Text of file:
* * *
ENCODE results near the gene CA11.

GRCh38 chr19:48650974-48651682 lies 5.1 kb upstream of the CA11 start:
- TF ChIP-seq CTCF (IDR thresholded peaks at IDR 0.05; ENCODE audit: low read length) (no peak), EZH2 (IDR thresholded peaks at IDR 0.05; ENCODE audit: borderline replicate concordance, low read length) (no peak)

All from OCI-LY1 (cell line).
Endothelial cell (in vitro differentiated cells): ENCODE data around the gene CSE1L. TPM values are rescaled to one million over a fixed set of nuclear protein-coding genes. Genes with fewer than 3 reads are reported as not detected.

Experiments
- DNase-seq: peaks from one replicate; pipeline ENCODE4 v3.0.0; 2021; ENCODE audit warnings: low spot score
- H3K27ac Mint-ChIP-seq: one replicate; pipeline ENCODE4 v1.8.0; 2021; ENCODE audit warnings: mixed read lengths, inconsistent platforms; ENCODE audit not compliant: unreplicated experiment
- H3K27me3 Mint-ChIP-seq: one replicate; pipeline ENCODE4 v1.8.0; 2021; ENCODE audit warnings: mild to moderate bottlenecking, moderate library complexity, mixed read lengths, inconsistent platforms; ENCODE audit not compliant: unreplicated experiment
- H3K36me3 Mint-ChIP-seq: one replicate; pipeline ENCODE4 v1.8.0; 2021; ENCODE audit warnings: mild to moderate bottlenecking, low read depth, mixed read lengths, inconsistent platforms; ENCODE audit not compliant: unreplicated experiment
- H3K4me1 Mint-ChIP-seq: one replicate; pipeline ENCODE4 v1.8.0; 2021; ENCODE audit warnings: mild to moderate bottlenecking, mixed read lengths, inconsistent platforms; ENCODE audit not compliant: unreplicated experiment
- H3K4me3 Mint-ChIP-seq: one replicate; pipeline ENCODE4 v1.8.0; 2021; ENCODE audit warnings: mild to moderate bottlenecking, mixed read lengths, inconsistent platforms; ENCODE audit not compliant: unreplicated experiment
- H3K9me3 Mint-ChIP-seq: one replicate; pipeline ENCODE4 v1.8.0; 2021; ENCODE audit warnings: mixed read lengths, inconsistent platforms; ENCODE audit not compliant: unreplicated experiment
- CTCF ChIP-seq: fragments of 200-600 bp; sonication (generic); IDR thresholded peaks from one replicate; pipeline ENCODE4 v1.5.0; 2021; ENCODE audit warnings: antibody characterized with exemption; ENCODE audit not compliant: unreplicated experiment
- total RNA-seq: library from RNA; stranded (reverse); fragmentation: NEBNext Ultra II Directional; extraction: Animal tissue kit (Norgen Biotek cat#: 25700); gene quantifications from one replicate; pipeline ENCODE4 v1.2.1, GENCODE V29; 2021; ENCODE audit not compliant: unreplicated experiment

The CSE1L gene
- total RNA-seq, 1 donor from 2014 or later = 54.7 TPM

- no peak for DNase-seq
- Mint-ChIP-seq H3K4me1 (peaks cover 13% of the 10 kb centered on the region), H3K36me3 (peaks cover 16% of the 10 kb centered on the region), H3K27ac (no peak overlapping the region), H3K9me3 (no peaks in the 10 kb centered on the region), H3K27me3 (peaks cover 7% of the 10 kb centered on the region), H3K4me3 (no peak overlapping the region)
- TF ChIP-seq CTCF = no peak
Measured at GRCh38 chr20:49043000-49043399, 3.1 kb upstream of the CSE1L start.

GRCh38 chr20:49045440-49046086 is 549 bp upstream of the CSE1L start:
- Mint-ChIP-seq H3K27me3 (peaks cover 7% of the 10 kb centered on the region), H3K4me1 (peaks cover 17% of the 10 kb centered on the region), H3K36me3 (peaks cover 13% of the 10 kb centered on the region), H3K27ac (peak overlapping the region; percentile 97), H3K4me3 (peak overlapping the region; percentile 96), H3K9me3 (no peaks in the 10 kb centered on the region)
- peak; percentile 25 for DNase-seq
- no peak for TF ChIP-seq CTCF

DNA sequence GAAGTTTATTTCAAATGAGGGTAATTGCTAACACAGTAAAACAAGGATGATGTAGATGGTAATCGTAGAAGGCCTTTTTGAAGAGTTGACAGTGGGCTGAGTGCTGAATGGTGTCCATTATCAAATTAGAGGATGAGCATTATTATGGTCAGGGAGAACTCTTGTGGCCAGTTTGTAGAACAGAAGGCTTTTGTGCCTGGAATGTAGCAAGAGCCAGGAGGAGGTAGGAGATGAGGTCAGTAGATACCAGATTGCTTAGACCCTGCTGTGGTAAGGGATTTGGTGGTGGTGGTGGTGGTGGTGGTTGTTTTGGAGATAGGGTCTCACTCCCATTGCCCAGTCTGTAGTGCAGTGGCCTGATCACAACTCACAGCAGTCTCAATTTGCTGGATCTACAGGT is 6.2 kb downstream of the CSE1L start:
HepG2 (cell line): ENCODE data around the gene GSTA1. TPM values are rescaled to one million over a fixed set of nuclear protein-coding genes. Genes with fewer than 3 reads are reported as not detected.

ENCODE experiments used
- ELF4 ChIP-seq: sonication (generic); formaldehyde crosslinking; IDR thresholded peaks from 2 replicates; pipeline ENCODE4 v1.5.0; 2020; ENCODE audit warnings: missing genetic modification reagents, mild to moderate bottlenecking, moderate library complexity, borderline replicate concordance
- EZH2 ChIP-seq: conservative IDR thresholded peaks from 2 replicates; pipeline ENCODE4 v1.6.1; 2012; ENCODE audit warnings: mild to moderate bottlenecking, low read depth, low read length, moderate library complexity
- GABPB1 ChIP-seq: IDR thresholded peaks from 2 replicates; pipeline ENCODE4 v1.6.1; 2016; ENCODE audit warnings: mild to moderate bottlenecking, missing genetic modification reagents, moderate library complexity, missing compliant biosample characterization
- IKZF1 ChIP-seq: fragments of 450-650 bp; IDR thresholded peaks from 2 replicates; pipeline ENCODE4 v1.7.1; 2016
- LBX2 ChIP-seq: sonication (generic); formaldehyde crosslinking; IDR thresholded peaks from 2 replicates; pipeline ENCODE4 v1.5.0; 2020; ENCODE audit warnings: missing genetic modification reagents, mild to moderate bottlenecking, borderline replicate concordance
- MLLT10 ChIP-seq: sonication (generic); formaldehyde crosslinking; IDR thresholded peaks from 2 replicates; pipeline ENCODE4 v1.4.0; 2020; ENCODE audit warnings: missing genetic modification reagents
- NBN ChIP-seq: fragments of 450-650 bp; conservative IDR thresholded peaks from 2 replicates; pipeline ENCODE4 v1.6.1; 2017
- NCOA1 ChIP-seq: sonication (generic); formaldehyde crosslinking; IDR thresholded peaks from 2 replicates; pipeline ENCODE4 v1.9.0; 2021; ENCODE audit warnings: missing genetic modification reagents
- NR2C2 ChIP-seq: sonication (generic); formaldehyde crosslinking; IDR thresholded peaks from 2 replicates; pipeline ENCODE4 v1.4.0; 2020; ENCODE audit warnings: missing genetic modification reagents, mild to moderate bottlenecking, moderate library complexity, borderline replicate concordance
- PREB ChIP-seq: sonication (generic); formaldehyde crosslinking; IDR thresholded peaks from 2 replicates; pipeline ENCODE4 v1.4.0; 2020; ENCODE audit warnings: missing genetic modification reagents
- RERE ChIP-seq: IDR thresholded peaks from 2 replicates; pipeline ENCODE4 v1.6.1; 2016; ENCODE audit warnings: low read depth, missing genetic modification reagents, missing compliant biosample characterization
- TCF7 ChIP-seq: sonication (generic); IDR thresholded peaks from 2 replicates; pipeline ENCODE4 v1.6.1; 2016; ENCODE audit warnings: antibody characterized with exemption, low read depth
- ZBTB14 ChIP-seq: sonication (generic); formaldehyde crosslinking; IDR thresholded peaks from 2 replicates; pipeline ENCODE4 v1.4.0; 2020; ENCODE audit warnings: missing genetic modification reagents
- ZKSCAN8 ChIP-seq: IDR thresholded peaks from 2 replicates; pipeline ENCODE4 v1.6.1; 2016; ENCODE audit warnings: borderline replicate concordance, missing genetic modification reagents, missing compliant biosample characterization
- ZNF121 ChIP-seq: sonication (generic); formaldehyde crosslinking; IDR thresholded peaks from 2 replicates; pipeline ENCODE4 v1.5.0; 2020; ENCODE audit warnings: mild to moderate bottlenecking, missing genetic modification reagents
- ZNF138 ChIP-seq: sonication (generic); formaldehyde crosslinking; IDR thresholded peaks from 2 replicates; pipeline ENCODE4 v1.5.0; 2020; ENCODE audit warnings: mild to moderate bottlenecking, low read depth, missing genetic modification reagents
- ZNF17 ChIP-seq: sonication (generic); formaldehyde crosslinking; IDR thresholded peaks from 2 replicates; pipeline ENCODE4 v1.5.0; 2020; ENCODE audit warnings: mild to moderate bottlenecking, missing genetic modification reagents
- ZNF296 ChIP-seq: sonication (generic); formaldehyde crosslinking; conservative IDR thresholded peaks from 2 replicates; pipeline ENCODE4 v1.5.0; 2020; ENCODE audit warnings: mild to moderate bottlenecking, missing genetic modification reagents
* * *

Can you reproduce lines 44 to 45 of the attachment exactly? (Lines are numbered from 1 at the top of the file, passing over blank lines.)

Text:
- ZNF138 ChIP-seq: sonication (generic); formaldehyde crosslinking; IDR thresholded peaks from 2 replicates; pipeline ENCODE4 v1.5.0; 2020; ENCODE audit warnings: mild to moderate bottlenecking, low read depth, missing genetic modification reagents
- ZNF17 ChIP-seq: sonication (generic); formaldehyde crosslinking; IDR thresholded peaks from 2 replicates; pipeline ENCODE4 v1.5.0; 2020; ENCODE audit warnings: mild to moderate bottlenecking, missing genetic modification reagents